There is another important class action case before the U.S. Supreme Court. Arguments were heard last month in a case that could dramatically raise the bar for shareholders who want to file class-action lawsuits against public companies. There are dozens of shareholder class actions arising out of the financial meltdown making their way through the lower courts. The central issue in the case, (Erica P. John v. Halliburton), is how courts should set the threshold for certifying a shareholder class action alleging securities fraud. A group of mutual and pension fund investors sued Halliburton in 2002, alleging that the oilfield services company understated its vulnerability to asbestos-related lawsuits and that it overstated its revenues. Those misstatements, the suit alleged, artificially caused a rise in Halliburton’s stock price.
A federal trial court in Texas dismissed the case, ruling that shareholders hadn’t proven that their losses were tied to a particular statement made by the company or its officers. That decision essentially imposed a new test for Plaintiffs to meet at the class-certification stage. A federal appeals court upheld the ruling. Plaintiffs’ and Defense lawyers agree that a Supreme Court ruling upholding the lower courts could radically change the dynamic of shareholder lawsuits. Having to prove loss causation at that early stage of a case — prior to a motion to dismiss being heard – is virtually impossible in many cases. Plaintiffs have limited power to demand information from the other side.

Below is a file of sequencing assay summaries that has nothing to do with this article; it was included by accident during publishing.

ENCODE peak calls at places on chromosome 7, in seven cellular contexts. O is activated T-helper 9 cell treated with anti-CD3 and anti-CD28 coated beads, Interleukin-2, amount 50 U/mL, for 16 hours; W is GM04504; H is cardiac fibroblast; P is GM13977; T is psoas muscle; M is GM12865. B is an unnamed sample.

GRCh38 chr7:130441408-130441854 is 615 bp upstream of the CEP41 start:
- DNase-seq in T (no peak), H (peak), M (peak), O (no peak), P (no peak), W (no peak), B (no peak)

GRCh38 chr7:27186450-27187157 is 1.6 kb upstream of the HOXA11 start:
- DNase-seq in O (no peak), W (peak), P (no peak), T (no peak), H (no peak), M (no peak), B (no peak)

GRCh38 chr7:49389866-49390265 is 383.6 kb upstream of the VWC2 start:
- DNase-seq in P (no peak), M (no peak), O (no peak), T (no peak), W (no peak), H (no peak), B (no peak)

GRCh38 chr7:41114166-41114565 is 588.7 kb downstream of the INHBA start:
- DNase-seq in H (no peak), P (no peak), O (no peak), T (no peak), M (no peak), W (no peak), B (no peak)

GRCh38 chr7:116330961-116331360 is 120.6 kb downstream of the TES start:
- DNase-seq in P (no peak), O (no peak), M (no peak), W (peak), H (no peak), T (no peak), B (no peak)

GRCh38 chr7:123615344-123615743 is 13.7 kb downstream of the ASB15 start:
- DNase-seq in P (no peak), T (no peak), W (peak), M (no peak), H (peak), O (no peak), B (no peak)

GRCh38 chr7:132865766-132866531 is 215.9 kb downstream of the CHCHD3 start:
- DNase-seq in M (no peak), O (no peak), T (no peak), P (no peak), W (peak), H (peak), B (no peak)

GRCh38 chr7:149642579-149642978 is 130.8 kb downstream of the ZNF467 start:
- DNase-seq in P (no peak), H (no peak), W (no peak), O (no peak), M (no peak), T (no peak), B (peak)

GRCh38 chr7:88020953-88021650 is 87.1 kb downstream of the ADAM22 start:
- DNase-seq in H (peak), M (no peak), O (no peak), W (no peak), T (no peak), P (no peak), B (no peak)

The petitioner’s case was presented by David Boies, who represented Al Gore before the Supreme Court in the disputed 2000 Presidential election. The U.S. government wrote a brief supporting the petitioners, arguing that the lower courts erred in establishing additional hurdles for Plaintiffs at the class-certification stage. The oral argument on behalf of the company was done by David Sterling of Baker Botts. A number of industry trade groups, including the Securities Industry and Financial Markets Association and U.S. Chamber of Commerce, have filed briefs for the company. A decision in the case is expected by the end of June. It will be interesting to see if “investors” are treated better by this court than ordinary folks.
Source: Insurance Journal
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